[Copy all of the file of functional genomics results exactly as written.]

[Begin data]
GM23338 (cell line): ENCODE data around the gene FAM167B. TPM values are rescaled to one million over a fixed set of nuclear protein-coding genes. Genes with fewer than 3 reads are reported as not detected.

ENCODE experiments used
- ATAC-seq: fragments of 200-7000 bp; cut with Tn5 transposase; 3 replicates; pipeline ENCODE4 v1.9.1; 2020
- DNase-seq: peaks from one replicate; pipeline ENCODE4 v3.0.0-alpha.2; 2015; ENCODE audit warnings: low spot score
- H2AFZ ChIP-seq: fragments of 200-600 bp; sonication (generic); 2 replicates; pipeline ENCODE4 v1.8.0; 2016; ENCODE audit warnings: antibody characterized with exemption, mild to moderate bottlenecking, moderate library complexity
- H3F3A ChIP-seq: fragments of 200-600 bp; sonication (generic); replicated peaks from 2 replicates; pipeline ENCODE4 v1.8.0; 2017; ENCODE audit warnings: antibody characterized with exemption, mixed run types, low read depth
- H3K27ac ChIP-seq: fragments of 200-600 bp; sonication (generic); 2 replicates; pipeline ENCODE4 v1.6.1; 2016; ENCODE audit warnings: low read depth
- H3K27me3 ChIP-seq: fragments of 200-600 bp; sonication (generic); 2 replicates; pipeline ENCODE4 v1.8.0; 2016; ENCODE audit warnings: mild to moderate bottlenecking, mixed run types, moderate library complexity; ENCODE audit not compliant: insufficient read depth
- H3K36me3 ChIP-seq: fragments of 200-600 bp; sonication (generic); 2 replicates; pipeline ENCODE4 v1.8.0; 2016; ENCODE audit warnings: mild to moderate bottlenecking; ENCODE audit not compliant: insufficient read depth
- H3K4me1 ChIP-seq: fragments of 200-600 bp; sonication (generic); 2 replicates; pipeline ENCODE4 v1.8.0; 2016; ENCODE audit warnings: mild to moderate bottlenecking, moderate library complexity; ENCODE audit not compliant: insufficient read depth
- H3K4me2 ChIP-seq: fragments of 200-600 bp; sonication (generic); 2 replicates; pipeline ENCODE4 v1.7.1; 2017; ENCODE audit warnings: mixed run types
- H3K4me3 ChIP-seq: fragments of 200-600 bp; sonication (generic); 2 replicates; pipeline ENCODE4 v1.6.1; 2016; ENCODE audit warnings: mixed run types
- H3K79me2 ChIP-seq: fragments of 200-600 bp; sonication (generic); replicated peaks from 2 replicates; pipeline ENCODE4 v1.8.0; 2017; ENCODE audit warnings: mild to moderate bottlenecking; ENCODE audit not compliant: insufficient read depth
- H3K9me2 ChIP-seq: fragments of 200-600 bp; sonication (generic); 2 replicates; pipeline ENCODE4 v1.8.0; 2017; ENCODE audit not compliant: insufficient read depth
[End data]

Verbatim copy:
GM23338 (cell line): ENCODE data around the gene FAM167B. TPM values are rescaled to one million over a fixed set of nuclear protein-coding genes. Genes with fewer than 3 reads are reported as not detected.

ENCODE experiments used
- ATAC-seq: fragments of 200-7000 bp; cut with Tn5 transposase; 3 replicates; pipeline ENCODE4 v1.9.1; 2020
- DNase-seq: peaks from one replicate; pipeline ENCODE4 v3.0.0-alpha.2; 2015; ENCODE audit warnings: low spot score
- H2AFZ ChIP-seq: fragments of 200-600 bp; sonication (generic); 2 replicates; pipeline ENCODE4 v1.8.0; 2016; ENCODE audit warnings: antibody characterized with exemption, mild to moderate bottlenecking, moderate library complexity
- H3F3A ChIP-seq: fragments of 200-600 bp; sonication (generic); replicated peaks from 2 replicates; pipeline ENCODE4 v1.8.0; 2017; ENCODE audit warnings: antibody characterized with exemption, mixed run types, low read depth
- H3K27ac ChIP-seq: fragments of 200-600 bp; sonication (generic); 2 replicates; pipeline ENCODE4 v1.6.1; 2016; ENCODE audit warnings: low read depth
- H3K27me3 ChIP-seq: fragments of 200-600 bp; sonication (generic); 2 replicates; pipeline ENCODE4 v1.8.0; 2016; ENCODE audit warnings: mild to moderate bottlenecking, mixed run types, moderate library complexity; ENCODE audit not compliant: insufficient read depth
- H3K36me3 ChIP-seq: fragments of 200-600 bp; sonication (generic); 2 replicates; pipeline ENCODE4 v1.8.0; 2016; ENCODE audit warnings: mild to moderate bottlenecking; ENCODE audit not compliant: insufficient read depth
- H3K4me1 ChIP-seq: fragments of 200-600 bp; sonication (generic); 2 replicates; pipeline ENCODE4 v1.8.0; 2016; ENCODE audit warnings: mild to moderate bottlenecking, moderate library complexity; ENCODE audit not compliant: insufficient read depth
- H3K4me2 ChIP-seq: fragments of 200-600 bp; sonication (generic); 2 replicates; pipeline ENCODE4 v1.7.1; 2017; ENCODE audit warnings: mixed run types
- H3K4me3 ChIP-seq: fragments of 200-600 bp; sonication (generic); 2 replicates; pipeline ENCODE4 v1.6.1; 2016; ENCODE audit warnings: mixed run types
- H3K79me2 ChIP-seq: fragments of 200-600 bp; sonication (generic); replicated peaks from 2 replicates; pipeline ENCODE4 v1.8.0; 2017; ENCODE audit warnings: mild to moderate bottlenecking; ENCODE audit not compliant: insufficient read depth
- H3K9me2 ChIP-seq: fragments of 200-600 bp; sonication (generic); 2 replicates; pipeline ENCODE4 v1.8.0; 2017; ENCODE audit not compliant: insufficient read depth